Today marks Doris Day‘s 100th birthday. We’re marking the occasion throughout the day on Cladrite Radio by featuring some of her best recordings from the 1940s, so why not tune in now?
Actor Paul Muni was born Meshilem Meier Weisenfreund in what is now the Ukraine 121 years ago today. Here are 10 PM Did-You-Knows:
- Both of his parents were professional actors in the Yiddish theatre.
- Muni grew up speaking Yiddish. When he was seven, his family left Austria-Hungary and settled in Chicago.
- Beginning in 1908, Muni spent four years with New York’s Yiddish Art Theatre before moving on to work for the next 14 years with other Yiddish theatres in NYC.
- His first English-language role—and Broadway debut—was in a 1926 production of a play called We Americans. Though just 31 years of age, Muni portrayed an elderly man.
- Muni began his motion picture career in 1929, but continued to alternate between the Broadway stage and Hollywood.
- Muni, along with James Dean, is one of just two actors to receive an Oscar nomination for his first film role (The Valiant, 1929) and his last (The Last Angry Man, 1959). Muni totaled six Oscar nominations, winning once (Best Actor in a Leading Role for The Story of Louis Pasteur, 1936).
- Muni’s nickname was Munya.
- Muni suffered his entire life with a rheumatic heart.
- Muni turned down the role of Roy Earle in High Sierra (1941). The part eventually went to Humphrey Bogart.
- In 1956, Muni won the Tony Award for Best Actor (Dramatic) for his role as Henry Drummond in the play Inherit the Wind.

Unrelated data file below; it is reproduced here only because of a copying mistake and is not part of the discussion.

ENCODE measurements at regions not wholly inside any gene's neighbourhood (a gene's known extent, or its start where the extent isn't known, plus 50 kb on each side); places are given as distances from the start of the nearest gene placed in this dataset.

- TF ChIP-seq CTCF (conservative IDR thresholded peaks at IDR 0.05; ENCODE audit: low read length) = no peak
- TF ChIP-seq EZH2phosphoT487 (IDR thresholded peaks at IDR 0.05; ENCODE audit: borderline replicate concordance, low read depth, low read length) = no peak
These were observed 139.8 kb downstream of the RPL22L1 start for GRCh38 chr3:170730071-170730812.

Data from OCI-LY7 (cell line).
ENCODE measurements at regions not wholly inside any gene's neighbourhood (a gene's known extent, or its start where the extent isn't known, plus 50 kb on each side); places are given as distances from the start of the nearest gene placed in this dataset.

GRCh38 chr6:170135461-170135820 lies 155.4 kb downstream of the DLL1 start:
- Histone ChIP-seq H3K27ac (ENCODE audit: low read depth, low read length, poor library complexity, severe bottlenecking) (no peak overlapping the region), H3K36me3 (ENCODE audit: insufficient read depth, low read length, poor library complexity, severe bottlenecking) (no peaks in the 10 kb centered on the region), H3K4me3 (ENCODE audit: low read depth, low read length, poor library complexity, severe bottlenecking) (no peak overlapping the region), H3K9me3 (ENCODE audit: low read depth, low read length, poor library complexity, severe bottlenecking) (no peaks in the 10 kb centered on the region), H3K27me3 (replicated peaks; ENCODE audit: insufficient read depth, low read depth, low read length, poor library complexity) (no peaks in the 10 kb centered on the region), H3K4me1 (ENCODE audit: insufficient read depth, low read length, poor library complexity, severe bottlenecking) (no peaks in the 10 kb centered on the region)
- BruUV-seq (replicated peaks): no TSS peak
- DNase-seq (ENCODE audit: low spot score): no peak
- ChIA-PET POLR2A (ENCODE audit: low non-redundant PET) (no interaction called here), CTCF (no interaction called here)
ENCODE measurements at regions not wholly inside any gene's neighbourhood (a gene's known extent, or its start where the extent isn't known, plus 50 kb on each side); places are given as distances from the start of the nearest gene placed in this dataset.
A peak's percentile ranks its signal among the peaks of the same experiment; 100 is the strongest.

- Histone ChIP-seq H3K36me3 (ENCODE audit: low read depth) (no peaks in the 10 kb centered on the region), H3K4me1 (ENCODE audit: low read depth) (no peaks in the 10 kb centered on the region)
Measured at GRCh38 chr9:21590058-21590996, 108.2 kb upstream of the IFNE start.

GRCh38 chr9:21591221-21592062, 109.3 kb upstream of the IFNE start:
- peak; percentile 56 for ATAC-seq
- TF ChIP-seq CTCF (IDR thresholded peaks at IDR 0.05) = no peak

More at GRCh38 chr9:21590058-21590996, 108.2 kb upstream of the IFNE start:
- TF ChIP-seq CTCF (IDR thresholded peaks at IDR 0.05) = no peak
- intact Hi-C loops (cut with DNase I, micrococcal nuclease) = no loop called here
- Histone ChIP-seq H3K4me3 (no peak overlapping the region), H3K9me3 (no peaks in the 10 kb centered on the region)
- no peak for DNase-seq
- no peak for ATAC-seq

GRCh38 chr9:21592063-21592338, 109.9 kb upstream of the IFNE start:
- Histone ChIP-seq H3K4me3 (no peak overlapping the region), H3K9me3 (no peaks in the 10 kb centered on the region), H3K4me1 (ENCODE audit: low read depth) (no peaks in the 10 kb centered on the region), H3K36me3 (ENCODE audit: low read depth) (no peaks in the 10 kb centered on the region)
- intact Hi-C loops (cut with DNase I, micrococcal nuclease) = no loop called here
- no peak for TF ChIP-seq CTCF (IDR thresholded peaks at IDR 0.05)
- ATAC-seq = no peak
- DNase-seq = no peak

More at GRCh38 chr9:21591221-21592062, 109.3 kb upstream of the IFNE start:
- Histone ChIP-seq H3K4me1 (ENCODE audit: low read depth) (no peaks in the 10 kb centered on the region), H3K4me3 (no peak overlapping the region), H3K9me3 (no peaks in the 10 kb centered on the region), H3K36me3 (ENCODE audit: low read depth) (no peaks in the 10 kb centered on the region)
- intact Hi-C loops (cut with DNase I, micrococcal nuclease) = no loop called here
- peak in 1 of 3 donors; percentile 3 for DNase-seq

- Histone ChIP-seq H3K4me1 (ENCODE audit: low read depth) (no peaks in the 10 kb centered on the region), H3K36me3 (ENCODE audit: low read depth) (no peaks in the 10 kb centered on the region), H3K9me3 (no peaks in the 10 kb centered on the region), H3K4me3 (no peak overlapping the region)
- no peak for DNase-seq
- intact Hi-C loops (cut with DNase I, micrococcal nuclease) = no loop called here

Happy birthday, Paul Muni, wherever you may be!
Big news! We’re holding a giveaway! One lucky winner will receive this one-of-a-kind hardbound book that collects the wit and wisdom of 20 actresses from the Golden Age of Hollywood, and it’s available only through Cladrite Radio! If you’ve enjoyed the Hollywood quotes we’ve shared with you in the past, you’ll want to own this volume! Ann Sheridan, Fay Wray, Myrna Loy, Barbara Stanwyck—they’re all here, and many more of your favorite actresses are represented, too!
To enter for your chance to win, just follow us on Twitter and retweet one of the giveaway announcements we’ll be posting through April 11. That’s all there is to it! But hurry—you only have until 6pm ET on Monday, April 11, to follow us and retweet one of our announcements!
We weren’t always big fans of Walter Pidgeon, who was born 118 years ago today. The imposing (he stood just over 6-foot-2) Canadian-born actor can come off at times as a bit stolid, but we eventually warmed up to him.
His movie career began in silent pictures and he was able to make the switch to talkies in large part because he could sing. In the early days of talking pictures, he was featured in a number of now largely forgotten musicals, such as Viennese Nights (1930) and Bride of the Regiment (1930), but he eventually became a reliable leading man in dramas and some comedies—stalwart, masculine, gentlemanly—who could impart a touch of wry humor to roles when called upon.
Happy birthday, Mr. Pidgeon, wherever you may be.